I do not know of any law that addresses this, but it is not a good idea. The heavy-duty casing would likely become overheated and fail, if driven at high speeds.
  • Is there a federal law regulating the minimum allowable tread depth for truck tires?
    Yes, the federal law on minimum tread depth for truck tires is 4/32 inch on front axles and 2/32 inch on other wheel positions.
  • Is there any situation where plugging a hole in a tire and not using a patch would be an acceptable industry practice?
    Not according to tire manufacturers. Using a plug without a patch is a common practice for repairing tires that are not used on public roads because repairing a tire on a lawnmower, slow moving farm tractor, and similar types of equipment appears to present little risk. With that in mind, I would still recommend that the tire be removed from the rim and inspected before repairing for the safety of the tire technicians.
  • When would it be acceptable to inflate a tire to the maximum pressure?
    With truck tires this is a common practice because of the heavy loads they carry and the fact that most heavy-duty trucks do not have a placard in the vehicle that recommends a specific inflation pressure. The tire manufacturers and the tire and rim associations have a chart that recommends the correct inflation pressure for the weight that the tire is carrying. The inflation pressure for passenger tires is designated on a placard or owners manual in each vehicle.
  • Is there a federal regulation requiring trucks to use new tires when hauling toxic waste?
    No. There are no federal regulations that require new tires to be used on any truck.
  • We are new to the retread business in our country and we wish to know how old a tire can be and still be retreaded or repaired.
    There is no simple answer to you question, as in most cases a tire is rejected for retreading or repairing not because of its age, but because of its condition. Many tires may be unacceptable for retreading when they are only a year old, while others may be perfectly acceptable for retreading when they are close to ten years old. It all depends on how well the tire is maintained and how and where the tire is used. Some environmental and operating conditions can destroy even the best new tires very quickly.
  • Do I have to remove any information from a truck casing before it is retreaded?
  • How do I go about getting a DOT Code for a new retread plant we are opening?
    Contact Janet Greenfield of the DOT at (202) 366-5317.
  • Does the DOT Code on retreaded truck tires have to be molded on the tire sidewall or can it be branded into the sidewall?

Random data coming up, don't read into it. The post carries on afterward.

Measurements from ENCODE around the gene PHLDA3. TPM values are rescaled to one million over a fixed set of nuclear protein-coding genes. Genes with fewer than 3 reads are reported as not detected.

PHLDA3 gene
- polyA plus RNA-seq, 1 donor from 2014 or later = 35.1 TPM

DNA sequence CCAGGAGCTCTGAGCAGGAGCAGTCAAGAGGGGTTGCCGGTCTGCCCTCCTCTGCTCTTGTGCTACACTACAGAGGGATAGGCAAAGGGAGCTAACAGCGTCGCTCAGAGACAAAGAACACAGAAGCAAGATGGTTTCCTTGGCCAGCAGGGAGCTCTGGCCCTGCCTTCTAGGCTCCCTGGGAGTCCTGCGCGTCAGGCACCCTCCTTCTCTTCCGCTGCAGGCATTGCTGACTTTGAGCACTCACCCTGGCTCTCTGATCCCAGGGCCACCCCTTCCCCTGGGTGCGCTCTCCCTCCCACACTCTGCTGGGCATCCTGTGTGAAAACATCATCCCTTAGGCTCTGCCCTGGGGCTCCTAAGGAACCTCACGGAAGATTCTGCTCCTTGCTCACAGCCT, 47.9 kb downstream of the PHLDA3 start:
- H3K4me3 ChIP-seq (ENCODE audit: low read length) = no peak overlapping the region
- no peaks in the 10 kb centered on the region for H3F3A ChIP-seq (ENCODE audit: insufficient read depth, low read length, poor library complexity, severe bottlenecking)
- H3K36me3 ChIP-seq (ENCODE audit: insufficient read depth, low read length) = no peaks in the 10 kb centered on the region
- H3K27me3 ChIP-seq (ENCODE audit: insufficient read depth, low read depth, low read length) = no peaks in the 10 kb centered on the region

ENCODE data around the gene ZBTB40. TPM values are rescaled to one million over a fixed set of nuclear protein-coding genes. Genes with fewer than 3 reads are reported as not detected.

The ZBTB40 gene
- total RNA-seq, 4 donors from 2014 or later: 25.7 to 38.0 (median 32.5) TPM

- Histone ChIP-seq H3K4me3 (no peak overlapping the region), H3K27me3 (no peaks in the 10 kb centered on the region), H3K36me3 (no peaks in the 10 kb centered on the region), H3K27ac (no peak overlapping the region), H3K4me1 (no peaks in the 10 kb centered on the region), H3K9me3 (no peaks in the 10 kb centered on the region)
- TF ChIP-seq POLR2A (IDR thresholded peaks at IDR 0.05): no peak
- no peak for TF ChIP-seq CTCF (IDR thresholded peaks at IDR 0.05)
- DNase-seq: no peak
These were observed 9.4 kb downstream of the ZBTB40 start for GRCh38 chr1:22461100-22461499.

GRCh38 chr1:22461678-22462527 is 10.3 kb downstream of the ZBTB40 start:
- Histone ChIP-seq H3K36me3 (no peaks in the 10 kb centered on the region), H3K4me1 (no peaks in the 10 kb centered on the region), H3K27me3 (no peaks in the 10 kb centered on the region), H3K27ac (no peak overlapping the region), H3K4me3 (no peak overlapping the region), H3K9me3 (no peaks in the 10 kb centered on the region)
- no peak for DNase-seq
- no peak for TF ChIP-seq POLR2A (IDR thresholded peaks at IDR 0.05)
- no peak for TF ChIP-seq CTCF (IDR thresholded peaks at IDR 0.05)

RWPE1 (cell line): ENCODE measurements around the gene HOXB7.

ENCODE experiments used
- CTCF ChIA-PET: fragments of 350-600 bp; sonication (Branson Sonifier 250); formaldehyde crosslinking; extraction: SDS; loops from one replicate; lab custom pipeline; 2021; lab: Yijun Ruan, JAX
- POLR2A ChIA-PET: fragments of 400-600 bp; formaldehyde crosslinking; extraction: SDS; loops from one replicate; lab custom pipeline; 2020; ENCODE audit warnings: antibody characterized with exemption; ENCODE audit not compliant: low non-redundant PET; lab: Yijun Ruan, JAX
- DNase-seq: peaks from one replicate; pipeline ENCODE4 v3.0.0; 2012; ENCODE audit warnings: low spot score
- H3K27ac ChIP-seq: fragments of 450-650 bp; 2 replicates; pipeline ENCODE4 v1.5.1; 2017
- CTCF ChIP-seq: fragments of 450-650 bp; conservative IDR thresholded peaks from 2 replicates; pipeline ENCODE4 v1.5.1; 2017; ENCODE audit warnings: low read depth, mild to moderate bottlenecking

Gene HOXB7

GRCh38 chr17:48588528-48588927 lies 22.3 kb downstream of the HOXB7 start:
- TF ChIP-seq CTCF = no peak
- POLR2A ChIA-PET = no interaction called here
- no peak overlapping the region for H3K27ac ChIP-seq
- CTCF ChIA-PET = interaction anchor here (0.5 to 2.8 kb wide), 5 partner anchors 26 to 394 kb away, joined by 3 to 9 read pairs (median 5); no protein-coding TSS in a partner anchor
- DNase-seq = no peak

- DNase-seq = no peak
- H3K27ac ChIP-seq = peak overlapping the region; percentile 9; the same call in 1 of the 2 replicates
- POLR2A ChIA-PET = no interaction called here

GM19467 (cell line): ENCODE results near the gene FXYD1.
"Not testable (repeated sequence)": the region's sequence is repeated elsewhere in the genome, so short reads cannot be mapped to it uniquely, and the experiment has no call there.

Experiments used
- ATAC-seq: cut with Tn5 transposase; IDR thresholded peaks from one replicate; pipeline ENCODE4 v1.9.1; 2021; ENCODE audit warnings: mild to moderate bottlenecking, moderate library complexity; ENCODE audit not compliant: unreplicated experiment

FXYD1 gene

It is a very common practice to brand the DOT Code on retreaded tire sidewalls. Make sure you don't brand too deep and the brand should be as close to the bead as possible. It is also a good idea to place the brand near the original DOT or any other DOT retread codes.
  • We recently purchased a retread plant. Do we have to apply for a new Department of Transportation (DOT)code, or can we use our old one?"
    The DOT may allow you to use the same code, but you must notify it of any change in company ownership or address. Contact the United States DOT at 202/366-4000.
  • How will 20 percent overinflation in a steel radial truck tire affect the tire's performance?
    It depends on how the tire is used and the surface it is used on. If the tire runs on a smooth surface, it will likely develop some irregular wear. If it runs on gravel or travels over rough surfaces, the tire will likely experience severe cutting, chipping and other impact damage. Wet gravel makes the cutting and chipping worse. We recommend using only the inflated pressure required for the speed and load.
  • Do you recommend destroying a casing that may be dangerous to mount and inflate, even if it belongs to your customer?"
    We think it is a good idea, but your customer may not agree. It is the customer's property, so get his or her permission before destroying a casing.
  • We mark our truck retreads with "R-DOT" designation along with our additional company information and the date. We just learned that we should not put the DOT symbol on our tires. Is this correct?"
    The "DOT" symbol is for use on passenger retreads. Truck tire retreads should be marked with the "R" symbol only. The Department of Transportation regulates only passenger retreads.
  • I understand that the maximum allowable injury for a nail hole repair in a large radial truck tire is 3/8"(10mm), but I don't understand why a 3/8"(10mm) injury in the sidewall requires a more costly section repair. Please explain."
    The tread area of a medium radial truck tire features four to five layers of steel cord-three to four belt plies and one body ply-while the sidewall has only one steel body ply. Given those features, the tread area is heavily reinforced so that the repair unit for a 3/8"(10mm) puncture really only has to seal the injury. The sidewall offers much less reinforcement and flexes more than the tread, so it calls for the extra support of the larger unit required of a section repair.
  • Is it true that any irregular tread wear pattern that develops in an original new tire will show up again when the casing is retreaded?
    An irregular tread wear pattern is usually caused by operating conditions, the tread design, or poor maintenance of the tire or vehicle. The tire casing has very little effect on tread pattern wear.
  • I was told that I should not mark my truck retreads with the DOT symbol, but instead should use the "R" to designate "Retread". Is this true, and why?"
    In your case, the "R" designating "Retread" (along with the additional required identifying information) is sufficient because there are no standards for retreading truck tires. On the other hand, there are standards for passenger retreading that require the DOT code and "R" (along with the additional identifying information)Contact TIA at 800/426-8835 for a copy of the DOT Part 574-Tire Identification & Recordkeeping requirements.